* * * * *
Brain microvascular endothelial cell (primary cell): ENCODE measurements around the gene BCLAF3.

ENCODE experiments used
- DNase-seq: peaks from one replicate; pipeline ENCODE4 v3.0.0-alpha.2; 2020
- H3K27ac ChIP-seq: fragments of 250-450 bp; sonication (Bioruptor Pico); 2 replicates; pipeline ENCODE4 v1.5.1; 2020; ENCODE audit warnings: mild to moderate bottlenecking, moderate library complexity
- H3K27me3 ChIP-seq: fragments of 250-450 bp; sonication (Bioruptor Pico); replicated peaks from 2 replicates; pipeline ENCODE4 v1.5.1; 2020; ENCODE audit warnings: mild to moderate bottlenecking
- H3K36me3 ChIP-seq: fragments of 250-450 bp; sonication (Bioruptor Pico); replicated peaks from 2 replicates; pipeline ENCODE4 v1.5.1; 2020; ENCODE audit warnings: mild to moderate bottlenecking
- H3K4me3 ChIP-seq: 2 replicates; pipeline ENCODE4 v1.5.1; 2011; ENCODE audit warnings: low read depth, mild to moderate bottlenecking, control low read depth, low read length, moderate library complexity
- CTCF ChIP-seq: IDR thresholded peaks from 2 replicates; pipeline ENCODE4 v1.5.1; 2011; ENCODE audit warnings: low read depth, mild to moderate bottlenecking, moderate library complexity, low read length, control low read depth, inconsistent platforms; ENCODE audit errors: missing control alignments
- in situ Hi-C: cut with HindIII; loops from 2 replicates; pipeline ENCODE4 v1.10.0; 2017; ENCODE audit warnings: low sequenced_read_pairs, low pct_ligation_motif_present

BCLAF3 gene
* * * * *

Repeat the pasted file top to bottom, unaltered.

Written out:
Brain microvascular endothelial cell (primary cell): ENCODE measurements around the gene BCLAF3.

ENCODE experiments used
- DNase-seq: peaks from one replicate; pipeline ENCODE4 v3.0.0-alpha.2; 2020
- H3K27ac ChIP-seq: fragments of 250-450 bp; sonication (Bioruptor Pico); 2 replicates; pipeline ENCODE4 v1.5.1; 2020; ENCODE audit warnings: mild to moderate bottlenecking, moderate library complexity
- H3K27me3 ChIP-seq: fragments of 250-450 bp; sonication (Bioruptor Pico); replicated peaks from 2 replicates; pipeline ENCODE4 v1.5.1; 2020; ENCODE audit warnings: mild to moderate bottlenecking
- H3K36me3 ChIP-seq: fragments of 250-450 bp; sonication (Bioruptor Pico); replicated peaks from 2 replicates; pipeline ENCODE4 v1.5.1; 2020; ENCODE audit warnings: mild to moderate bottlenecking
- H3K4me3 ChIP-seq: 2 replicates; pipeline ENCODE4 v1.5.1; 2011; ENCODE audit warnings: low read depth, mild to moderate bottlenecking, control low read depth, low read length, moderate library complexity
- CTCF ChIP-seq: IDR thresholded peaks from 2 replicates; pipeline ENCODE4 v1.5.1; 2011; ENCODE audit warnings: low read depth, mild to moderate bottlenecking, moderate library complexity, low read length, control low read depth, inconsistent platforms; ENCODE audit errors: missing control alignments
- in situ Hi-C: cut with HindIII; loops from 2 replicates; pipeline ENCODE4 v1.10.0; 2017; ENCODE audit warnings: low sequenced_read_pairs, low pct_ligation_motif_present

BCLAF3 gene